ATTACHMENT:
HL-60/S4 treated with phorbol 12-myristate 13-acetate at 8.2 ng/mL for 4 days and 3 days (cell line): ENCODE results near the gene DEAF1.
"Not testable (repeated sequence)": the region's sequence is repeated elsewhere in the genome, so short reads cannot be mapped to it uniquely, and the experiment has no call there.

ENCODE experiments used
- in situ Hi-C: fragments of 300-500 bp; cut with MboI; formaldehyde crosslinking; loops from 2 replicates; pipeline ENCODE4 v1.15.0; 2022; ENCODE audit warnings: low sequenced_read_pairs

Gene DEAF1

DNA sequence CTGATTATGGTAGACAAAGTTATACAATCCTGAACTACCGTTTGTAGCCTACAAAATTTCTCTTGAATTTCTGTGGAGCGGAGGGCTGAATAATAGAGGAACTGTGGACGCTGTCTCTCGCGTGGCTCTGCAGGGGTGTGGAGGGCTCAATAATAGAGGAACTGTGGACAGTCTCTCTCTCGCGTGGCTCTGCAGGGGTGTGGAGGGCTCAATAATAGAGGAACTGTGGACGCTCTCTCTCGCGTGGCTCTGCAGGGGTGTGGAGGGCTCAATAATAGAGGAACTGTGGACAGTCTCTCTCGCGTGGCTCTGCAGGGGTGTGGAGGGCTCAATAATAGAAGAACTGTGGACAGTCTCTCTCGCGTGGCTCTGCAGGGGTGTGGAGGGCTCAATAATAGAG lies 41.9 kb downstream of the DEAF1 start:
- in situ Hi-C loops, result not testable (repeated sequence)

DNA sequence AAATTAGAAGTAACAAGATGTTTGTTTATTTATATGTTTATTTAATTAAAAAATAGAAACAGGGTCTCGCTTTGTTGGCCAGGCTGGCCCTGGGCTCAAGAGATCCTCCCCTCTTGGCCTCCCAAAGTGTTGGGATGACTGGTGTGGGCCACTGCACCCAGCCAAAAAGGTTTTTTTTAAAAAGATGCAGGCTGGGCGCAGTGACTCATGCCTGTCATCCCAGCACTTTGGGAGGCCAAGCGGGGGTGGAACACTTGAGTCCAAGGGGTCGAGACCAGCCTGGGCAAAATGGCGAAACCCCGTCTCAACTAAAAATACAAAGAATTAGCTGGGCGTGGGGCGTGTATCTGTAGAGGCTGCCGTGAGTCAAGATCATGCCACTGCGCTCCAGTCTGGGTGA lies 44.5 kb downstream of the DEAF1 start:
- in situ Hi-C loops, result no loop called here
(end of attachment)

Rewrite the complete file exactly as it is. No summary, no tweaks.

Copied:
HL-60/S4 treated with phorbol 12-myristate 13-acetate at 8.2 ng/mL for 4 days and 3 days (cell line): ENCODE results near the gene DEAF1.
"Not testable (repeated sequence)": the region's sequence is repeated elsewhere in the genome, so short reads cannot be mapped to it uniquely, and the experiment has no call there.

ENCODE experiments used
- in situ Hi-C: fragments of 300-500 bp; cut with MboI; formaldehyde crosslinking; loops from 2 replicates; pipeline ENCODE4 v1.15.0; 2022; ENCODE audit warnings: low sequenced_read_pairs

Gene DEAF1

DNA sequence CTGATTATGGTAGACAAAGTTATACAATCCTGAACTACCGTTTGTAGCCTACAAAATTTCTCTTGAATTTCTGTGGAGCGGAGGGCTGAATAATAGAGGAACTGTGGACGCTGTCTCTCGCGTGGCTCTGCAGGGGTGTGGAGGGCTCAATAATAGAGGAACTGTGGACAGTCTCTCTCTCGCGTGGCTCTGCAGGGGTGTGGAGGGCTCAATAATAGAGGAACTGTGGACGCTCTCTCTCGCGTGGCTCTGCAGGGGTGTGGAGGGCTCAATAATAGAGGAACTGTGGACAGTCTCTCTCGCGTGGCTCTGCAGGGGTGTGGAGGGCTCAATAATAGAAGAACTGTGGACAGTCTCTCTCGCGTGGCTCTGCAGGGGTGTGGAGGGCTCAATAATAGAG lies 41.9 kb downstream of the DEAF1 start:
- in situ Hi-C loops, result not testable (repeated sequence)

DNA sequence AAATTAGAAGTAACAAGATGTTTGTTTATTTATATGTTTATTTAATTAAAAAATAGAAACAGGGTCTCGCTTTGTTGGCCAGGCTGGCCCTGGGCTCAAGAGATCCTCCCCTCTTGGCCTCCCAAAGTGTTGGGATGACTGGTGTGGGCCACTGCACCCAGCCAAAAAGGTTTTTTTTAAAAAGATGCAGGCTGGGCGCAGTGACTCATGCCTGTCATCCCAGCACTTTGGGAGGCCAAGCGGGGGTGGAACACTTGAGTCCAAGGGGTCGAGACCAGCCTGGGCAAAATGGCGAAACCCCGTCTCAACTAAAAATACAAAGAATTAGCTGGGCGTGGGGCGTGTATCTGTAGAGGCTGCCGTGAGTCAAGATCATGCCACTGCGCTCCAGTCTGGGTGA lies 44.5 kb downstream of the DEAF1 start:
- in situ Hi-C loops, result no loop called here